Telling friend from foe

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One of the most difficult things in life is to draw the line between friend and foe. Take the Palestinian terror groups.


Last week in Mecca, the Fatah terror group, which mixes the murder of Israelis with negotiations with Israelis, officially joined forces with the Hamas terror group, which murders Israelis while refusing to negotiate with us.


Although the agreement makes it clear that both are at war with Israel, on Sunday the Olmert government decided to reserve judgment on the terror unity deal. And Monday morning Vice Premier Shimon Peres warned that saying bad things about the Mecca deal would only weaken Fatah terror boss Mahmoud Abbas, whom we should strengthen because he likes to negotiate while killing.


Given how hard it is for Israel to identify its Arab foes, it is little wonder that identifying Jewish foes is a near-Herculean task.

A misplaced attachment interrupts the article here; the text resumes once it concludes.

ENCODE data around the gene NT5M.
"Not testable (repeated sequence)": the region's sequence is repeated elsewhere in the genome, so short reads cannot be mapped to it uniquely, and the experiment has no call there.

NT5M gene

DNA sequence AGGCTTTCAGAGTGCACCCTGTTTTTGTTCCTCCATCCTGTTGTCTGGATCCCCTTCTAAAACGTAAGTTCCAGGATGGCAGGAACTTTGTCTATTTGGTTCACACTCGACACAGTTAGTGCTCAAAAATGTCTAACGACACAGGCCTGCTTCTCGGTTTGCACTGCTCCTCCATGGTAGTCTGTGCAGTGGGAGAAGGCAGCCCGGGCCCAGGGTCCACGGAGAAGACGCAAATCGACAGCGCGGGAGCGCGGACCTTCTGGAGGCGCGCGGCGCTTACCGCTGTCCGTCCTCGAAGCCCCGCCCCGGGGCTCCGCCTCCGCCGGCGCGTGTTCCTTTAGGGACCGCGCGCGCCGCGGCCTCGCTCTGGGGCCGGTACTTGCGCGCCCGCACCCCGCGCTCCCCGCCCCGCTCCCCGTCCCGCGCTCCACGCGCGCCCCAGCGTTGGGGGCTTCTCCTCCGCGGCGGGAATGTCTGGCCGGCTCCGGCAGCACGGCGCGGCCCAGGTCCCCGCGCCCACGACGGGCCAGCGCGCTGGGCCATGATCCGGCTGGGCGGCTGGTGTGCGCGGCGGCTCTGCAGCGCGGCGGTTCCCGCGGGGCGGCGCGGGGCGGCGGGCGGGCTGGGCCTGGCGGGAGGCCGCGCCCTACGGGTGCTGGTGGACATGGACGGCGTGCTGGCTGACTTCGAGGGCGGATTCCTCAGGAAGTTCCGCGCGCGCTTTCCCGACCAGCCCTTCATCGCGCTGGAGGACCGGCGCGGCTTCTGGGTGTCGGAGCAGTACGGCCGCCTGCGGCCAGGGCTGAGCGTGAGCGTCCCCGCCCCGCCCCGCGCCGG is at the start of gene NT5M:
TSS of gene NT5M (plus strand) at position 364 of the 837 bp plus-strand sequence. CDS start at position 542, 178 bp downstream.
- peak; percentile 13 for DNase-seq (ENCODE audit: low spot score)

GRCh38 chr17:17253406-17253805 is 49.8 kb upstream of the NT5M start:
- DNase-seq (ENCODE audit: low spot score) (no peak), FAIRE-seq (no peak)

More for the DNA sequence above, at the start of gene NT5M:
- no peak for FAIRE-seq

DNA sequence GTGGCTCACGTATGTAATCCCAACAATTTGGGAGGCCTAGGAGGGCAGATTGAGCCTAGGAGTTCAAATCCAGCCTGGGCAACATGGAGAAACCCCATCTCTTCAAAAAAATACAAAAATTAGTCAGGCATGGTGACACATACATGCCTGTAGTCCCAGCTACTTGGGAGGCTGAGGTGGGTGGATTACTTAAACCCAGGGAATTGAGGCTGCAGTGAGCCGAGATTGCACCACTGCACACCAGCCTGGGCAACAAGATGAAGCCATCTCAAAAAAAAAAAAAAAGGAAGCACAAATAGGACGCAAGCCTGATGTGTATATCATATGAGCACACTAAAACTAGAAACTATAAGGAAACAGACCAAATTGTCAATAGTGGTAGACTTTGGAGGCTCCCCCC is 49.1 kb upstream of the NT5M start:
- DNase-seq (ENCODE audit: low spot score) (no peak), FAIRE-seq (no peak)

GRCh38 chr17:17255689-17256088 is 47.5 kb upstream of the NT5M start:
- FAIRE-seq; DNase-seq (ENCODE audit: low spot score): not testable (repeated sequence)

Last month the American Jewish Committee took an important first step in this direction by publishing a paper by Prof. Alvin Rosenfeld from the University of Indiana entitled, "'Progressive' Jewish Thought and the New Anti-Semitism." Explaining the difference between criticism of Israel and demonization of the Jewish state, Rosenfeld wrote, "To call Israel a Nazi state… as is commonly done today, or to accuse it of fostering South African-style apartheid or engaging in ethnic cleansing or wholesale genocide goes well beyond legitimate criticism."